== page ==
I have wild camped many times, but only using my little 2 man tent the Zephyros 2. I have been meaning to purchase a bivvy bag for a long time and finally bought one from Alpkit. The weather had been stunning all week and looked to continue throughout the weekend so I began to formulate a plan. At Keswick mountain festival last weekend I went to a talk by the brilliant Phoebe Smith who’s book on wildcamping I had previously read. For her most recent book and the inspiration behind the talk, she tackled her favourite small hills around Britian. This lead me to incorporate one of my own local hills into my night in the bivvy. I chose Ugborough Beacon because it has dominated my eyeline on every drive I have made to Dartmoor or the A38 for my entire life. It would also provide me with enough of a vantage point to watch the sun set over the moors and to rise over some beautiful English countryside, and was a mere 15 minute drive from my house.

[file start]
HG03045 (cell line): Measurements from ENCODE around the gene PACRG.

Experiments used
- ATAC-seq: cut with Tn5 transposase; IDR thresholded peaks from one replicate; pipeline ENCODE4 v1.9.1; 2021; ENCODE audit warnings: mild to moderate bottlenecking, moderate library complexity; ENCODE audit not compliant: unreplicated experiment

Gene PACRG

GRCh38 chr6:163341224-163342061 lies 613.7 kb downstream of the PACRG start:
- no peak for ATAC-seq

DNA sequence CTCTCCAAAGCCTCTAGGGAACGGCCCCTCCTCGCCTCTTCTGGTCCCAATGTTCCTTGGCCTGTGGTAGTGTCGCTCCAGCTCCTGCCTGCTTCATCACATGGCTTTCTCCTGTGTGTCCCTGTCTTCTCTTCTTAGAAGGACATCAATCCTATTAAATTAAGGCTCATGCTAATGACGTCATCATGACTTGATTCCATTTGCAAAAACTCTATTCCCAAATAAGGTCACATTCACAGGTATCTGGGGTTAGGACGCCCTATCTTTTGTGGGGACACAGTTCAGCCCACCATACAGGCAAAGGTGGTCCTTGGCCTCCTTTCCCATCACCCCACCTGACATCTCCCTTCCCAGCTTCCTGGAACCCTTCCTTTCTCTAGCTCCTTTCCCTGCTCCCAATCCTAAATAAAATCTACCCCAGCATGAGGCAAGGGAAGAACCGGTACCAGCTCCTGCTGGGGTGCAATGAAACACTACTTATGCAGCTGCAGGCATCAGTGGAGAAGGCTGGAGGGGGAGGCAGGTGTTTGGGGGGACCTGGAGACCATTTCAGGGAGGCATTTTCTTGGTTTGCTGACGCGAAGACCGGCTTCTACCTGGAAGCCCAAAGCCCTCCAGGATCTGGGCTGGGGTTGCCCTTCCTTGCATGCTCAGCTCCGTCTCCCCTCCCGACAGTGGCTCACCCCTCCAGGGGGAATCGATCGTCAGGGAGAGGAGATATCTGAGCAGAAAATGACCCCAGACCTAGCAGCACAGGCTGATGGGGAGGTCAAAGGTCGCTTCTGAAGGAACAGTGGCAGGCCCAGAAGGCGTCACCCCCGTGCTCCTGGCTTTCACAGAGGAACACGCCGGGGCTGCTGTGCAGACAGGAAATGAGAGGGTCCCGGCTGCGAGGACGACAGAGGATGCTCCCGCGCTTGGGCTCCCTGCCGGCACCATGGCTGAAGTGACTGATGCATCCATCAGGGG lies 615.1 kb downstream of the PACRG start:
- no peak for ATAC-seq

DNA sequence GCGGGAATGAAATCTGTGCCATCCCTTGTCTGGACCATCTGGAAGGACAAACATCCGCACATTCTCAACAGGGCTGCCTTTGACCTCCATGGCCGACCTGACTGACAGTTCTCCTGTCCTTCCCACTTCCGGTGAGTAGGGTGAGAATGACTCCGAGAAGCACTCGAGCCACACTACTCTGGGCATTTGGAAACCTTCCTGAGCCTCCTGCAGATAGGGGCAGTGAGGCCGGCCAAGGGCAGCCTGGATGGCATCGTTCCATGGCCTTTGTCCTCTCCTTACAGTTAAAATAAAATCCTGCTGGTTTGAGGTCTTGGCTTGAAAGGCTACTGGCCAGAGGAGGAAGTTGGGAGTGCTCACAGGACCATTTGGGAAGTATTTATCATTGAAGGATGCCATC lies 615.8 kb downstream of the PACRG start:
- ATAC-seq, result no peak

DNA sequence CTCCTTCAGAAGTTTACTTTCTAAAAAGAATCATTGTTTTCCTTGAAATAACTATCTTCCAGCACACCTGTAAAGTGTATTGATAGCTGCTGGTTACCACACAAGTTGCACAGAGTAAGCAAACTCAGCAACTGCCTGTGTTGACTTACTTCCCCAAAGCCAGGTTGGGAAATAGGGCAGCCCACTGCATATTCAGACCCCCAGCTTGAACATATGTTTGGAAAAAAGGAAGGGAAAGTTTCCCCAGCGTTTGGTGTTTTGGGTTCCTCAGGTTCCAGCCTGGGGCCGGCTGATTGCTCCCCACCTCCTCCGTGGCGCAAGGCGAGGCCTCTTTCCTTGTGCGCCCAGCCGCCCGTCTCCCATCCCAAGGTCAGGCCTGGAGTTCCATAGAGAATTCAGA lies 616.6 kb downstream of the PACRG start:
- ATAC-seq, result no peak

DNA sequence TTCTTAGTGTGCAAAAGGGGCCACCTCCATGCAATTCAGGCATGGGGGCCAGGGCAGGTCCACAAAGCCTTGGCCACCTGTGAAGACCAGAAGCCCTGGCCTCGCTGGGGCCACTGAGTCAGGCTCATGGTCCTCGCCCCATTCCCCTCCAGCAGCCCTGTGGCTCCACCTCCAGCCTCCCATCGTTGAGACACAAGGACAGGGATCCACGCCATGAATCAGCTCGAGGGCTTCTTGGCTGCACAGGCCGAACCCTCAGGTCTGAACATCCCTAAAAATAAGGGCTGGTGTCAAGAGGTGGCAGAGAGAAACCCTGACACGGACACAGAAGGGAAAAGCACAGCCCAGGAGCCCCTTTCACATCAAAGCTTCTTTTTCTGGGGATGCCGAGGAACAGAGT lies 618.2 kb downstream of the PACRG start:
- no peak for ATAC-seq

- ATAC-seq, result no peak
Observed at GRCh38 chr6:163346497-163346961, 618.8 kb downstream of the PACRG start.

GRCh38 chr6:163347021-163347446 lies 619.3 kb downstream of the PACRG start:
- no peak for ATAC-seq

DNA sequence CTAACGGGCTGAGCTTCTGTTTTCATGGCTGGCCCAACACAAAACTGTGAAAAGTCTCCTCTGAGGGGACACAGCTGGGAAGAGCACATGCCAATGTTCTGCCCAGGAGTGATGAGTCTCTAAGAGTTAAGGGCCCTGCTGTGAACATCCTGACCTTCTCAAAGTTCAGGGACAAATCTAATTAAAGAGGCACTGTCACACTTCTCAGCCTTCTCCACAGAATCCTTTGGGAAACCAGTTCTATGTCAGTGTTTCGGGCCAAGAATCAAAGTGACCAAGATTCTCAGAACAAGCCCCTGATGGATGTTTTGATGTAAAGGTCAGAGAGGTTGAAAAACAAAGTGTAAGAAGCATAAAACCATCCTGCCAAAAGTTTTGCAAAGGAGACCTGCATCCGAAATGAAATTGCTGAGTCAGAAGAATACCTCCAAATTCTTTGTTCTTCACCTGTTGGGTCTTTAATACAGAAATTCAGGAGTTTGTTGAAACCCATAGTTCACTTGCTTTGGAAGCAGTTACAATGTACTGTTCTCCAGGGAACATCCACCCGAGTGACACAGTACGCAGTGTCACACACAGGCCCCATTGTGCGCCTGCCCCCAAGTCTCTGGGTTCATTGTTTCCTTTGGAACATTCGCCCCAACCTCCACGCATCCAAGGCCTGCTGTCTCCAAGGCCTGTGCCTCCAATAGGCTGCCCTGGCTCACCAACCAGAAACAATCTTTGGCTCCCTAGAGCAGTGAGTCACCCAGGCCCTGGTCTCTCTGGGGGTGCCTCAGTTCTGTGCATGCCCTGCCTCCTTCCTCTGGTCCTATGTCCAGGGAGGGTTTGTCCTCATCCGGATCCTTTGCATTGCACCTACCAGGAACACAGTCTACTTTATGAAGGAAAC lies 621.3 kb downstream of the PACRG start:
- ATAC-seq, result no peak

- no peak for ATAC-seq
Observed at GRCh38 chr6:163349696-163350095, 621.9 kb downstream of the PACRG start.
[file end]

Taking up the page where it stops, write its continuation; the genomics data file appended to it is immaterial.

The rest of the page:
I parked at Peek moor gate, popped my bag on my shoulders and began my ascent to the top. It is only 378m/1240ft but it is a steep climb and I was beginning to regret putting my down jacket on at the start, but I only had to sweat for a few minutes before the granite outcrop that marks the top began to come into view. As I approached and the scene unfolded before me I was stopped in my tracks by the beauty of this little scene. Dartmoor pony’s grazing all around and golden sun dropping away behind. It definitely vindicated my decision to make this the site for my first bivvy.
I made myself comfortable and watched the sunset. I was the only person there, and on such a clear evening my sight stretched to the sea. The atmosphere was serene, and the views spectacular. The only thing on my mind was why I had waited so long to do this. When the soft glow of dusk started to disappear I settled down in a spot shielded from the wind. I had planned on continuing to marvel at the sky until the stars were out but I fell asleep in minutes, although I awoke once in the night so I didn’t miss out entirely.
I set my alarm for 4:30am to ensure I didn’t miss the sunrise. It was just as magical as the previous evening’s sunset, the colours slowly filtering in and illuminating the clouds until the golden orb appeared. I sat still, and just watched, before scrambling back down the hillside. Home by 6am for a coffee, my spirits lifted much higher for the evening’s experience.
Awoke on a tor
Burnished sky enthralling me
Dawn chorus rising